scorecardApple reportedly made a big breakthrough on a secret non-invasive blood glucose monitor project that originally was part of a 'fake' startup
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Apple reportedly made a big breakthrough on a secret non-invasive blood glucose monitor project that originally was part of a 'fake' startup

Lakshmi Varanasi   

Apple reportedly made a big breakthrough on a secret non-invasive blood glucose monitor project that originally was part of a 'fake' startup
Tech1 min read
  • Apple had a breakthrough on a revolutionary blood glucose monitor, according to Bloomberg.
  • The project began under Steve Jobs, and has been underway for more than a decade.

Apple reportedly had a breakthrough on a secret project that could launch the company into a major force in the healthcare industry, Bloomberg reported Wednesday.

It's a monitor that can continually measure a person's blood glucose levels without as much as a skin prick, according to Bloomberg. Instead, Apple's monitor will use optical absorption spectroscopy, a measurement process that relies on wavelengths of light to ultimately determine glucose levels, Bloomberg said.

The secret endeavor — called E5 — has been under wraps for the past several years, according to Bloomberg.

The project is part of the company's Exploratory Design Group, XDG, which is reportedly one of the most undercover initiatives at the company, Bloomberg reported. There are reportedly fewer people involved with E5 than there are with the company's self-driving car endeavor or its mixed reality headset, Bloomberg said.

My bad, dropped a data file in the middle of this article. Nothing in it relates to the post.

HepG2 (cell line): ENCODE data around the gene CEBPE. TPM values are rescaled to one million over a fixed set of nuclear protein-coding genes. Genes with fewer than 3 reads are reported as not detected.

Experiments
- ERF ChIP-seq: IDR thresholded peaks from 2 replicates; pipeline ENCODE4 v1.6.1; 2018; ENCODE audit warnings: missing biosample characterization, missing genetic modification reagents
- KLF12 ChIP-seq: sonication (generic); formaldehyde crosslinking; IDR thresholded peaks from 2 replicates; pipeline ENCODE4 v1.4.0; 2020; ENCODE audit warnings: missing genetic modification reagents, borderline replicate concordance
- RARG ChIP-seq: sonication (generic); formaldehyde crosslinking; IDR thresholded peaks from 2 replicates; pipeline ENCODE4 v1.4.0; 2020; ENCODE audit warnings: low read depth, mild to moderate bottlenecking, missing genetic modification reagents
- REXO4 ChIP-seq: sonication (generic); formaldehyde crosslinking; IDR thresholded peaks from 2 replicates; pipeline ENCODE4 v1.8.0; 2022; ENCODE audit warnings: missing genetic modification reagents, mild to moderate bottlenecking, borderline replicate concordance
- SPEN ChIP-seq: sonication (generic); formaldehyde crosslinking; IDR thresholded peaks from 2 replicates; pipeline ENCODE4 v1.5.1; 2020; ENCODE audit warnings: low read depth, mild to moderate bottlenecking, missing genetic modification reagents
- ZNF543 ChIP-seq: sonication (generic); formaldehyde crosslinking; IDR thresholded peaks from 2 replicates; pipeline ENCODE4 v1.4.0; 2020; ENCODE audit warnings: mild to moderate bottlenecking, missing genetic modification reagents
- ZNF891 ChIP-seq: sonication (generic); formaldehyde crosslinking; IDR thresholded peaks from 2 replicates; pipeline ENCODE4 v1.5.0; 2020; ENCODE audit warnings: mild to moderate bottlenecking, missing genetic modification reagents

Before E5 was incorporated into XDG, it was reportedly operating under a startup called Avolonte Health LLC, Bloomberg reported.

Avolonte was reportedly headquartered in Palo Alto, California — close to Apple's own headquarters in Cupertino — and team members had Avolonte badges instead of Apple badges, Bloomberg said. It was a way for Apple to keep its cover as it ran the project through human trials, amassed patients, and made partnerships, Bloomberg said.

Apple's eventual aim is to incorporate the monitor into the Apple Watch. When it does, the company will be positioned to disrupt a multimillion dollar industry where approximately 1 in 10 Americans have diabetes, and prick their skin to monitor their glucose levels, Bloomberg reported.

Apple did not immediately respond to Insider's request for a comment.

Read the full story from Bloomberg here.




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